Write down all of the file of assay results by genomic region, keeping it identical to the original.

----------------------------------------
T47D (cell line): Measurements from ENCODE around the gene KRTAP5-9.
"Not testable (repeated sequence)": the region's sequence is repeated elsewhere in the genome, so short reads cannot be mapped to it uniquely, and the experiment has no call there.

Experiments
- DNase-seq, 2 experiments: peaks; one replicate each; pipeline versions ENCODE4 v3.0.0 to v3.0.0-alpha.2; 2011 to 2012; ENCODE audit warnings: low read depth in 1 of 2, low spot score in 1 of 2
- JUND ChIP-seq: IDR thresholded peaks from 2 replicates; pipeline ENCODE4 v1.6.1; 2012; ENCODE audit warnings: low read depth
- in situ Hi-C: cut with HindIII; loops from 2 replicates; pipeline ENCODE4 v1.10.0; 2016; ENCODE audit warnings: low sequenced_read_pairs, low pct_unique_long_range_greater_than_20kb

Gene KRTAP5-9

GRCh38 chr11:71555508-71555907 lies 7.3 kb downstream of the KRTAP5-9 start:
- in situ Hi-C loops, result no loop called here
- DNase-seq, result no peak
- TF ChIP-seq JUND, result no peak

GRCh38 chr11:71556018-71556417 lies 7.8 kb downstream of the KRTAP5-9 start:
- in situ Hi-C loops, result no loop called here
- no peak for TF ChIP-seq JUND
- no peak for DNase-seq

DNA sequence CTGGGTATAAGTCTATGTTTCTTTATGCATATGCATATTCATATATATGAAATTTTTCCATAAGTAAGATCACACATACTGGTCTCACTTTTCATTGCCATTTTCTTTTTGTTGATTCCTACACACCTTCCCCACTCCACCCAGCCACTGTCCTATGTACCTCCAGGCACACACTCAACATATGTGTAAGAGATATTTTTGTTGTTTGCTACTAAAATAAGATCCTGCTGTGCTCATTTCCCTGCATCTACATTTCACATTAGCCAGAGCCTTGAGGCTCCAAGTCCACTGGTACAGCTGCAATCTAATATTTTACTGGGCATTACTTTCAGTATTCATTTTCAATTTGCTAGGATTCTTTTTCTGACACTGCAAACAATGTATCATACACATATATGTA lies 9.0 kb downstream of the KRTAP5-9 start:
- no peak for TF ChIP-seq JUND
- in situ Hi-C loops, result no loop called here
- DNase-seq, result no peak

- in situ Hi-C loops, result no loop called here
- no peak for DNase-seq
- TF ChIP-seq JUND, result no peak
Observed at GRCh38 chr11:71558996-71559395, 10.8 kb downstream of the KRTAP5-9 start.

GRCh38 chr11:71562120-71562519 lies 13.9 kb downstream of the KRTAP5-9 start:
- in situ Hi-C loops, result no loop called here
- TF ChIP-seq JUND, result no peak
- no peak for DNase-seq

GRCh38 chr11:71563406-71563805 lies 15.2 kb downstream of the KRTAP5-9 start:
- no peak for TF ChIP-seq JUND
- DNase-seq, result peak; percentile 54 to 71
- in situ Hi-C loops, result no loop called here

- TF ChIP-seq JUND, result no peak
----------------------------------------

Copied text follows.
T47D (cell line): Measurements from ENCODE around the gene KRTAP5-9.
"Not testable (repeated sequence)": the region's sequence is repeated elsewhere in the genome, so short reads cannot be mapped to it uniquely, and the experiment has no call there.

Experiments
- DNase-seq, 2 experiments: peaks; one replicate each; pipeline versions ENCODE4 v3.0.0 to v3.0.0-alpha.2; 2011 to 2012; ENCODE audit warnings: low read depth in 1 of 2, low spot score in 1 of 2
- JUND ChIP-seq: IDR thresholded peaks from 2 replicates; pipeline ENCODE4 v1.6.1; 2012; ENCODE audit warnings: low read depth
- in situ Hi-C: cut with HindIII; loops from 2 replicates; pipeline ENCODE4 v1.10.0; 2016; ENCODE audit warnings: low sequenced_read_pairs, low pct_unique_long_range_greater_than_20kb

Gene KRTAP5-9

GRCh38 chr11:71555508-71555907 lies 7.3 kb downstream of the KRTAP5-9 start:
- in situ Hi-C loops, result no loop called here
- DNase-seq, result no peak
- TF ChIP-seq JUND, result no peak

GRCh38 chr11:71556018-71556417 lies 7.8 kb downstream of the KRTAP5-9 start:
- in situ Hi-C loops, result no loop called here
- no peak for TF ChIP-seq JUND
- no peak for DNase-seq

DNA sequence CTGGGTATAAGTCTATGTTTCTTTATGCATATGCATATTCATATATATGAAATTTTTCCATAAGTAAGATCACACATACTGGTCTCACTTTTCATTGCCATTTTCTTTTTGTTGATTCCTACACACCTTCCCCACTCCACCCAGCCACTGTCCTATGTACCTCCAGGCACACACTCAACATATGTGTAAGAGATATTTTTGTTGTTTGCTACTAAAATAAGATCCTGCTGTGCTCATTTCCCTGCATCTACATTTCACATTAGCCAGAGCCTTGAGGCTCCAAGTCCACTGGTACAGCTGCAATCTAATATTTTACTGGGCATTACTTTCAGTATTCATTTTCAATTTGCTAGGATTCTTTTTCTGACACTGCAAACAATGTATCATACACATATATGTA lies 9.0 kb downstream of the KRTAP5-9 start:
- no peak for TF ChIP-seq JUND
- in situ Hi-C loops, result no loop called here
- DNase-seq, result no peak

- in situ Hi-C loops, result no loop called here
- no peak for DNase-seq
- TF ChIP-seq JUND, result no peak
Observed at GRCh38 chr11:71558996-71559395, 10.8 kb downstream of the KRTAP5-9 start.

GRCh38 chr11:71562120-71562519 lies 13.9 kb downstream of the KRTAP5-9 start:
- in situ Hi-C loops, result no loop called here
- TF ChIP-seq JUND, result no peak
- no peak for DNase-seq

GRCh38 chr11:71563406-71563805 lies 15.2 kb downstream of the KRTAP5-9 start:
- no peak for TF ChIP-seq JUND
- DNase-seq, result peak; percentile 54 to 71
- in situ Hi-C loops, result no loop called here

- TF ChIP-seq JUND, result no peak